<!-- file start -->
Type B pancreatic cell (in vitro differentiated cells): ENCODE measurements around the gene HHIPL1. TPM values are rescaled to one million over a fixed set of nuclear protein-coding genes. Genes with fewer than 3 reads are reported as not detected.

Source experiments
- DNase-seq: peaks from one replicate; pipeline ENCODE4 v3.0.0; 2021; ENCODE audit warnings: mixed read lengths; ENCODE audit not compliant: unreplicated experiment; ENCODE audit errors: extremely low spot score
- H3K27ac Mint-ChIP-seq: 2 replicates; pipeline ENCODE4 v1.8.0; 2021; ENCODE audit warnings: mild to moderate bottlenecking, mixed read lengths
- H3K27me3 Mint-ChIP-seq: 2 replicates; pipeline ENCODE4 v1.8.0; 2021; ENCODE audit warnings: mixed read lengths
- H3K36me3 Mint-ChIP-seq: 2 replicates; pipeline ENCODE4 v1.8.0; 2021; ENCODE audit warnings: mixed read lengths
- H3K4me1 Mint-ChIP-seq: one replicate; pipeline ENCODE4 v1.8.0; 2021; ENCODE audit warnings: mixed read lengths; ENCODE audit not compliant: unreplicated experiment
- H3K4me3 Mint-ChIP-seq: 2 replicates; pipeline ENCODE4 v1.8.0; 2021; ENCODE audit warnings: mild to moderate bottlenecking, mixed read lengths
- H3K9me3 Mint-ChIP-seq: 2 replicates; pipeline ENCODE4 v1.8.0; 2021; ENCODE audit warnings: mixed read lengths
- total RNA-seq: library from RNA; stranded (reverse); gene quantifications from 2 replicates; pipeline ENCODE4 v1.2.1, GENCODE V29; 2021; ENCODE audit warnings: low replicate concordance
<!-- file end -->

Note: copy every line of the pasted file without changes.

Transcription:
Type B pancreatic cell (in vitro differentiated cells): ENCODE measurements around the gene HHIPL1. TPM values are rescaled to one million over a fixed set of nuclear protein-coding genes. Genes with fewer than 3 reads are reported as not detected.

Source experiments
- DNase-seq: peaks from one replicate; pipeline ENCODE4 v3.0.0; 2021; ENCODE audit warnings: mixed read lengths; ENCODE audit not compliant: unreplicated experiment; ENCODE audit errors: extremely low spot score
- H3K27ac Mint-ChIP-seq: 2 replicates; pipeline ENCODE4 v1.8.0; 2021; ENCODE audit warnings: mild to moderate bottlenecking, mixed read lengths
- H3K27me3 Mint-ChIP-seq: 2 replicates; pipeline ENCODE4 v1.8.0; 2021; ENCODE audit warnings: mixed read lengths
- H3K36me3 Mint-ChIP-seq: 2 replicates; pipeline ENCODE4 v1.8.0; 2021; ENCODE audit warnings: mixed read lengths
- H3K4me1 Mint-ChIP-seq: one replicate; pipeline ENCODE4 v1.8.0; 2021; ENCODE audit warnings: mixed read lengths; ENCODE audit not compliant: unreplicated experiment
- H3K4me3 Mint-ChIP-seq: 2 replicates; pipeline ENCODE4 v1.8.0; 2021; ENCODE audit warnings: mild to moderate bottlenecking, mixed read lengths
- H3K9me3 Mint-ChIP-seq: 2 replicates; pipeline ENCODE4 v1.8.0; 2021; ENCODE audit warnings: mixed read lengths
- total RNA-seq: library from RNA; stranded (reverse); gene quantifications from 2 replicates; pipeline ENCODE4 v1.2.1, GENCODE V29; 2021; ENCODE audit warnings: low replicate concordance